We focused on soft intros (and some cold) to anyone who had a connection to 500 – past or present mentors, entrepreneurs and investors. We managed to connect to about 5 or so relevant people who also provided great advice on moving forward. It was clear to us at this point that the various network connections we were building for recommendations (and advice) were similar to the basis of advertising and the repetition of multiple placements, which in turn transforms into trust.
A few days later, applications for 500 Startups opened via Angellist. We knew that adding another point of contact would only benefit our position of being noticed. From what we understand, our Angellist application was the icing on the cake for Dave McClure, which clarified everything Kickfolio was about and the direction we were planning to take it.
Then, Chris and I flew back home to Melbourne, Australia while Ed continued on to New York for another week of demo days and networking. Chris and I continued to define and discuss our next steps over that week, while Ed connected with some amazing people and added a strong and supportive advisor to our team (James Haft).
When Ed arrived back in Melbourne we were all ready for one of the biggest team discussions ever. In that whirlwind trip for the last 2.5 weeks we had met so many people, had multiple opportunities present themselves and learned so much about Kickfolio. Yet, instead of a discussion, what happened next blew us away.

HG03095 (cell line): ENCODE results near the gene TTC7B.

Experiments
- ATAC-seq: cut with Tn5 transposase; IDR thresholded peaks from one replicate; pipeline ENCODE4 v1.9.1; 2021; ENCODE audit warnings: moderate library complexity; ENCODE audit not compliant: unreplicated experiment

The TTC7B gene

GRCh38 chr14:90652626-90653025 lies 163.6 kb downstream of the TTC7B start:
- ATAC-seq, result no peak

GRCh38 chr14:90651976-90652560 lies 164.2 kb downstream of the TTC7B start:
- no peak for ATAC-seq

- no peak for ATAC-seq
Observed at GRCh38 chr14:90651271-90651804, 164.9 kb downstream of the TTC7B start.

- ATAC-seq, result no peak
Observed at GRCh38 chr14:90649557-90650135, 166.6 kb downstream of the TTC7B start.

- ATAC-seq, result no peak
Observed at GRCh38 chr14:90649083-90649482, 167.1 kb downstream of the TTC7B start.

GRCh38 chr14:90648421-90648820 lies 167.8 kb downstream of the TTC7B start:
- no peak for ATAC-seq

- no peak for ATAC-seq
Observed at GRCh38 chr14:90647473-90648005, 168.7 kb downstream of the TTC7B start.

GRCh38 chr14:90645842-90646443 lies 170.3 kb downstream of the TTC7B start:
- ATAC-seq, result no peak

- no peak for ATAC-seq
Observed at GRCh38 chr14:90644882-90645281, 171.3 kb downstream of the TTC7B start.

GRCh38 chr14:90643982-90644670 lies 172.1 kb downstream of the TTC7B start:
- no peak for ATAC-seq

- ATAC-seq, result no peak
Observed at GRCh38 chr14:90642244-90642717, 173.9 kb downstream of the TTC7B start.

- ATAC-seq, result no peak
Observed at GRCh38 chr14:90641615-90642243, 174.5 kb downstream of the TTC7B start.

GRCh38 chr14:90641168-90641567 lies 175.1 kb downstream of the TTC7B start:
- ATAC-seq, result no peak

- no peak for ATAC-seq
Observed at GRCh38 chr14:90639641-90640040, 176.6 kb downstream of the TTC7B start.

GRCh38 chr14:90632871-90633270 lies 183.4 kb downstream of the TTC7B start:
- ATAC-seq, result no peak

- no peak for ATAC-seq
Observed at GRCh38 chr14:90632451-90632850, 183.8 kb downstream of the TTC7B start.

On Tuesday the 2nd of October (the first Melbourne working day for Kickfolio as a team), while sharing a Google Hangout with James Haft, we got the call. Ed confidently walked into the room, casually sorted out his laptop to join the Hangout and shared the news. Kickfolio was accepted into 500 Startups. Below is a shot at the moment Ed told us we were in.
From the left: Chris clapping, Diesel smiling, Ed explaining and James clapping.
Here’s the awesome short email that Dave McClure quickly sent through:
good news: we’re going to make you guys an offer.
bad news: you guys need to get on a plane asap!
We went through every emotion right in that moment. We couldn’t (and wouldn’t) pass up this incredible offer, but we had to get back over to the US asap – slight freak-out! We pulled together everything we could, sorted out flights straight away and said goodbye to loved ones for a short while (5 months in the US). A week later, Chris and I were on a plane heading back to the US to start this incredible journey (with Ed to arrive on the 15th).
So that brings us to now – a few days into this incredible opportunity and what we believe will be the start of an amazing journey for us and Kickfolio.
I look forward to keeping you updated as the months go by. Now it’s time for us to learn, network and push Kickfolio.com further than it’s ever been.
- Diesel Laws